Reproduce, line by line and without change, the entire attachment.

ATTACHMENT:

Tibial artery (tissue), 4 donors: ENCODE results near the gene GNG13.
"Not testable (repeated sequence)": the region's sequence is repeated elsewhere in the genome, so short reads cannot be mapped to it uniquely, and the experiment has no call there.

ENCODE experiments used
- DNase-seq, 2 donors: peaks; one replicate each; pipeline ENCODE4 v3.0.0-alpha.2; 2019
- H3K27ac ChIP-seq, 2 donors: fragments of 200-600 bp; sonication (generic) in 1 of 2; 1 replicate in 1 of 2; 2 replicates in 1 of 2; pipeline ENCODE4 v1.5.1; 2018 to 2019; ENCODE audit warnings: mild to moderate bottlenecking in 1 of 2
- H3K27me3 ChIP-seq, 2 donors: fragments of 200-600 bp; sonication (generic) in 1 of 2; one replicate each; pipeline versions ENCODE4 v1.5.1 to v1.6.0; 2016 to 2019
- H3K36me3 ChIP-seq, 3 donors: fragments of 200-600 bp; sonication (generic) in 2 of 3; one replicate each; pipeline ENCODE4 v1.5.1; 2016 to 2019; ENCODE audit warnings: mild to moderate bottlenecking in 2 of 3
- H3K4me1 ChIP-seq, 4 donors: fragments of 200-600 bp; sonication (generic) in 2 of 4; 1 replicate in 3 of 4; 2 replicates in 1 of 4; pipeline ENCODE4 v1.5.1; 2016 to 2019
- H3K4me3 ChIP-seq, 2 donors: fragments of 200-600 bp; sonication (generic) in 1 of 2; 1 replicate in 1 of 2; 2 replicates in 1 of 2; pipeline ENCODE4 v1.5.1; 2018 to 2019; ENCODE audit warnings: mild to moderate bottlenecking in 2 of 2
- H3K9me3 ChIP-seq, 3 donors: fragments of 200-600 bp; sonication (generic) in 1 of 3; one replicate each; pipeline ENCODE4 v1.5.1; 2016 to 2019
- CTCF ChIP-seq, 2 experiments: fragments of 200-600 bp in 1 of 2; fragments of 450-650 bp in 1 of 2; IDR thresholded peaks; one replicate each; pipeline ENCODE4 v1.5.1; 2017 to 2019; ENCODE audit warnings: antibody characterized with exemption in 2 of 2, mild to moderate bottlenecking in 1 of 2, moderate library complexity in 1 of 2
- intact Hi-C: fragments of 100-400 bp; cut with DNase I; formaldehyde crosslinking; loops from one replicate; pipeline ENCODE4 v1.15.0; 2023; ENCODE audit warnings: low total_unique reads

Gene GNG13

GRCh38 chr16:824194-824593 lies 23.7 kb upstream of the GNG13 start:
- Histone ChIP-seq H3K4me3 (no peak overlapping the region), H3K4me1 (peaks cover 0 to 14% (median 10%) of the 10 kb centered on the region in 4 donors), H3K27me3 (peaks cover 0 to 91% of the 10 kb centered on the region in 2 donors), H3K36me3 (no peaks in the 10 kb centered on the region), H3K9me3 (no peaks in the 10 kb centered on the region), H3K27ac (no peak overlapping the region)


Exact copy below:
Tibial artery (tissue), 4 donors: ENCODE results near the gene GNG13.
"Not testable (repeated sequence)": the region's sequence is repeated elsewhere in the genome, so short reads cannot be mapped to it uniquely, and the experiment has no call there.

ENCODE experiments used
- DNase-seq, 2 donors: peaks; one replicate each; pipeline ENCODE4 v3.0.0-alpha.2; 2019
- H3K27ac ChIP-seq, 2 donors: fragments of 200-600 bp; sonication (generic) in 1 of 2; 1 replicate in 1 of 2; 2 replicates in 1 of 2; pipeline ENCODE4 v1.5.1; 2018 to 2019; ENCODE audit warnings: mild to moderate bottlenecking in 1 of 2
- H3K27me3 ChIP-seq, 2 donors: fragments of 200-600 bp; sonication (generic) in 1 of 2; one replicate each; pipeline versions ENCODE4 v1.5.1 to v1.6.0; 2016 to 2019
- H3K36me3 ChIP-seq, 3 donors: fragments of 200-600 bp; sonication (generic) in 2 of 3; one replicate each; pipeline ENCODE4 v1.5.1; 2016 to 2019; ENCODE audit warnings: mild to moderate bottlenecking in 2 of 3
- H3K4me1 ChIP-seq, 4 donors: fragments of 200-600 bp; sonication (generic) in 2 of 4; 1 replicate in 3 of 4; 2 replicates in 1 of 4; pipeline ENCODE4 v1.5.1; 2016 to 2019
- H3K4me3 ChIP-seq, 2 donors: fragments of 200-600 bp; sonication (generic) in 1 of 2; 1 replicate in 1 of 2; 2 replicates in 1 of 2; pipeline ENCODE4 v1.5.1; 2018 to 2019; ENCODE audit warnings: mild to moderate bottlenecking in 2 of 2
- H3K9me3 ChIP-seq, 3 donors: fragments of 200-600 bp; sonication (generic) in 1 of 3; one replicate each; pipeline ENCODE4 v1.5.1; 2016 to 2019
- CTCF ChIP-seq, 2 experiments: fragments of 200-600 bp in 1 of 2; fragments of 450-650 bp in 1 of 2; IDR thresholded peaks; one replicate each; pipeline ENCODE4 v1.5.1; 2017 to 2019; ENCODE audit warnings: antibody characterized with exemption in 2 of 2, mild to moderate bottlenecking in 1 of 2, moderate library complexity in 1 of 2
- intact Hi-C: fragments of 100-400 bp; cut with DNase I; formaldehyde crosslinking; loops from one replicate; pipeline ENCODE4 v1.15.0; 2023; ENCODE audit warnings: low total_unique reads

Gene GNG13

GRCh38 chr16:824194-824593 lies 23.7 kb upstream of the GNG13 start:
- Histone ChIP-seq H3K4me3 (no peak overlapping the region), H3K4me1 (peaks cover 0 to 14% (median 10%) of the 10 kb centered on the region in 4 donors), H3K27me3 (peaks cover 0 to 91% of the 10 kb centered on the region in 2 donors), H3K36me3 (no peaks in the 10 kb centered on the region), H3K9me3 (no peaks in the 10 kb centered on the region), H3K27ac (no peak overlapping the region)